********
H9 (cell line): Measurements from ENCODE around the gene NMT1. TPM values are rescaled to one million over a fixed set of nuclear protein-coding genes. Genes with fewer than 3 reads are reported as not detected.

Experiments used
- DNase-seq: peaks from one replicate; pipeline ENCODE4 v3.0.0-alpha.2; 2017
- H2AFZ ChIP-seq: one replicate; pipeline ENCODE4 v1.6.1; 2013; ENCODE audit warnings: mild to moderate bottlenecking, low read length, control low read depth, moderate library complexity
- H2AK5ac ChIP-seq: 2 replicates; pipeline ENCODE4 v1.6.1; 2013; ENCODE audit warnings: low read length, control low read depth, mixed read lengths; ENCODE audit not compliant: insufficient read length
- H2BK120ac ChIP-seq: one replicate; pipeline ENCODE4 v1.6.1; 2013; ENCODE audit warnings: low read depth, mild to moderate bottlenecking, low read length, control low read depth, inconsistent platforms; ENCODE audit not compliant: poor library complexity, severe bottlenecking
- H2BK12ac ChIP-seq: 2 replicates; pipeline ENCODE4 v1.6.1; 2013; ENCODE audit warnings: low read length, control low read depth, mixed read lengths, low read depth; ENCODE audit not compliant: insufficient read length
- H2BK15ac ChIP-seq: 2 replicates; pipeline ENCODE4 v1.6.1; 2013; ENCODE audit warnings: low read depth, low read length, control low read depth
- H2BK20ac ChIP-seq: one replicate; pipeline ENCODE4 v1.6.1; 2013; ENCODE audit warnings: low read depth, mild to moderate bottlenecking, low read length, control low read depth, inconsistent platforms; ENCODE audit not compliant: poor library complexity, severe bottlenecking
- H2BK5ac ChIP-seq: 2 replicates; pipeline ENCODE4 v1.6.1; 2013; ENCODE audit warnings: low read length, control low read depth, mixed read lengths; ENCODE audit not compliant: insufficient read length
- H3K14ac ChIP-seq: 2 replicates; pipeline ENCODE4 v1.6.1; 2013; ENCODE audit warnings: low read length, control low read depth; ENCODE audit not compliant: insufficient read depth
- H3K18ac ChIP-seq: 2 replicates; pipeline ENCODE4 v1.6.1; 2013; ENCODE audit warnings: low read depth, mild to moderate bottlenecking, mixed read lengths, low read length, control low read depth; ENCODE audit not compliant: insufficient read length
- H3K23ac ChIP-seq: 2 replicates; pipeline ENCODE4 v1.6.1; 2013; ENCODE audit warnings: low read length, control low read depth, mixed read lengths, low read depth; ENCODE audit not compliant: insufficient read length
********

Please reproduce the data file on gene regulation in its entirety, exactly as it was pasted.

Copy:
H9 (cell line): Measurements from ENCODE around the gene NMT1. TPM values are rescaled to one million over a fixed set of nuclear protein-coding genes. Genes with fewer than 3 reads are reported as not detected.

Experiments used
- DNase-seq: peaks from one replicate; pipeline ENCODE4 v3.0.0-alpha.2; 2017
- H2AFZ ChIP-seq: one replicate; pipeline ENCODE4 v1.6.1; 2013; ENCODE audit warnings: mild to moderate bottlenecking, low read length, control low read depth, moderate library complexity
- H2AK5ac ChIP-seq: 2 replicates; pipeline ENCODE4 v1.6.1; 2013; ENCODE audit warnings: low read length, control low read depth, mixed read lengths; ENCODE audit not compliant: insufficient read length
- H2BK120ac ChIP-seq: one replicate; pipeline ENCODE4 v1.6.1; 2013; ENCODE audit warnings: low read depth, mild to moderate bottlenecking, low read length, control low read depth, inconsistent platforms; ENCODE audit not compliant: poor library complexity, severe bottlenecking
- H2BK12ac ChIP-seq: 2 replicates; pipeline ENCODE4 v1.6.1; 2013; ENCODE audit warnings: low read length, control low read depth, mixed read lengths, low read depth; ENCODE audit not compliant: insufficient read length
- H2BK15ac ChIP-seq: 2 replicates; pipeline ENCODE4 v1.6.1; 2013; ENCODE audit warnings: low read depth, low read length, control low read depth
- H2BK20ac ChIP-seq: one replicate; pipeline ENCODE4 v1.6.1; 2013; ENCODE audit warnings: low read depth, mild to moderate bottlenecking, low read length, control low read depth, inconsistent platforms; ENCODE audit not compliant: poor library complexity, severe bottlenecking
- H2BK5ac ChIP-seq: 2 replicates; pipeline ENCODE4 v1.6.1; 2013; ENCODE audit warnings: low read length, control low read depth, mixed read lengths; ENCODE audit not compliant: insufficient read length
- H3K14ac ChIP-seq: 2 replicates; pipeline ENCODE4 v1.6.1; 2013; ENCODE audit warnings: low read length, control low read depth; ENCODE audit not compliant: insufficient read depth
- H3K18ac ChIP-seq: 2 replicates; pipeline ENCODE4 v1.6.1; 2013; ENCODE audit warnings: low read depth, mild to moderate bottlenecking, mixed read lengths, low read length, control low read depth; ENCODE audit not compliant: insufficient read length
- H3K23ac ChIP-seq: 2 replicates; pipeline ENCODE4 v1.6.1; 2013; ENCODE audit warnings: low read length, control low read depth, mixed read lengths, low read depth; ENCODE audit not compliant: insufficient read length